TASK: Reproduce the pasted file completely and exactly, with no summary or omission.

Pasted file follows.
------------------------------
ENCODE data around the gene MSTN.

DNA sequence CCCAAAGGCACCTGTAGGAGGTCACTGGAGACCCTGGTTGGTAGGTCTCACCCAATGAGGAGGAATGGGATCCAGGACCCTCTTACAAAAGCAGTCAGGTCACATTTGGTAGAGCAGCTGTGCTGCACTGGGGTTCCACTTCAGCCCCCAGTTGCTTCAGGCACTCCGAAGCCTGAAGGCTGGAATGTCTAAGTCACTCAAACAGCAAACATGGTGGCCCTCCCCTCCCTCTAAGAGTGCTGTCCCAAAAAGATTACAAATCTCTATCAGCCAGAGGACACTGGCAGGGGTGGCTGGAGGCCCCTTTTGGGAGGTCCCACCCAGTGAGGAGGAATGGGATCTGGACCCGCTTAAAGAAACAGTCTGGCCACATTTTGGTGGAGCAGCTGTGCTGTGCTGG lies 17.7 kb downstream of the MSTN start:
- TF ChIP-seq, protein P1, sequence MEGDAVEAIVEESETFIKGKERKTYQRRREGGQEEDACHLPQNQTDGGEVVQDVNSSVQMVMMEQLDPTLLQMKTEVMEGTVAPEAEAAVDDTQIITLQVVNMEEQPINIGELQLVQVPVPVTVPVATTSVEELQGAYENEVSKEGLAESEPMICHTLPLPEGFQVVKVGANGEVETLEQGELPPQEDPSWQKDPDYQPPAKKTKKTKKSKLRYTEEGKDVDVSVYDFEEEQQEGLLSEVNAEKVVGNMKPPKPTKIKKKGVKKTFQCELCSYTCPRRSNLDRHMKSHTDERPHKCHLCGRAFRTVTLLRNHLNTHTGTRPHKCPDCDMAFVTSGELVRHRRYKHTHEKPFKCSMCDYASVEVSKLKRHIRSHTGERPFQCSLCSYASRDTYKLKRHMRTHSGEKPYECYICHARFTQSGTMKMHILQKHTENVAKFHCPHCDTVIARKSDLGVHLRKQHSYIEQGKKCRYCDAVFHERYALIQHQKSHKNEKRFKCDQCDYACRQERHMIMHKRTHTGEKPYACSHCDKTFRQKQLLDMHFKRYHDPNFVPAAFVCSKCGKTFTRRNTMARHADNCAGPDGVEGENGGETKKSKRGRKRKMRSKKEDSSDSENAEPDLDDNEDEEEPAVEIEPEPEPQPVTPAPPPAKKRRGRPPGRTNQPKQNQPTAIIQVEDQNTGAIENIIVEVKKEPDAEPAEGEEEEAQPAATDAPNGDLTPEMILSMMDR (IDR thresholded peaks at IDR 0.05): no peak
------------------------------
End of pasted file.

ENCODE data around the gene MSTN.

DNA sequence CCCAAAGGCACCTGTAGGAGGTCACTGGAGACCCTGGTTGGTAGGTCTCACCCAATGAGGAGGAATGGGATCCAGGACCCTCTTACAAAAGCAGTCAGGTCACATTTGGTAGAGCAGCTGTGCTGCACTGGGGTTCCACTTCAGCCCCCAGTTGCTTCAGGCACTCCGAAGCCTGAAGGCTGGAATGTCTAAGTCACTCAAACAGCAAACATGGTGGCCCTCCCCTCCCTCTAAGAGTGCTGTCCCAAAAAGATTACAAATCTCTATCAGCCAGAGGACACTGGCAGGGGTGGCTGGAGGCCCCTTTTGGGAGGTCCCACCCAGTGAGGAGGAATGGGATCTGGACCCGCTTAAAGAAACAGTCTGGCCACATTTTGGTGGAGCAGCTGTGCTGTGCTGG lies 17.7 kb downstream of the MSTN start:
- TF ChIP-seq, protein P1, sequence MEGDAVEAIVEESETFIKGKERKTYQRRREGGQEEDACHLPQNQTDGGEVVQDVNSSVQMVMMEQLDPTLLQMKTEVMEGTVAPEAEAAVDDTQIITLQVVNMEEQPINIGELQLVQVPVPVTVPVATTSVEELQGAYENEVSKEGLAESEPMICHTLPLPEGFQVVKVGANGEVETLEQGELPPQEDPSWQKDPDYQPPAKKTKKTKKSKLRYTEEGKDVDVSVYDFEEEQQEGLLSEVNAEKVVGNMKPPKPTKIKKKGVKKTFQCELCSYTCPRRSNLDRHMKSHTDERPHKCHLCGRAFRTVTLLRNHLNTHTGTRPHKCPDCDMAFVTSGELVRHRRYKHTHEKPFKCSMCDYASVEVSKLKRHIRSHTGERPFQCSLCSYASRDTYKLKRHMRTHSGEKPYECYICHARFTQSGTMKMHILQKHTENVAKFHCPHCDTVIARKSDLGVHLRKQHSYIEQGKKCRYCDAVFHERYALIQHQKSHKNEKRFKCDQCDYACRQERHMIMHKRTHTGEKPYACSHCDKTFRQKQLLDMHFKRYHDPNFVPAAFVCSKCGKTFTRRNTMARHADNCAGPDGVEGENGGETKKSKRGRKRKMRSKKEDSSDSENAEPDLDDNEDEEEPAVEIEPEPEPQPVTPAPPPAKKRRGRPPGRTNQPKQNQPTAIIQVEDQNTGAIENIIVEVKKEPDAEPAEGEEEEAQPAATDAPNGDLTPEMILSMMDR (IDR thresholded peaks at IDR 0.05): no peak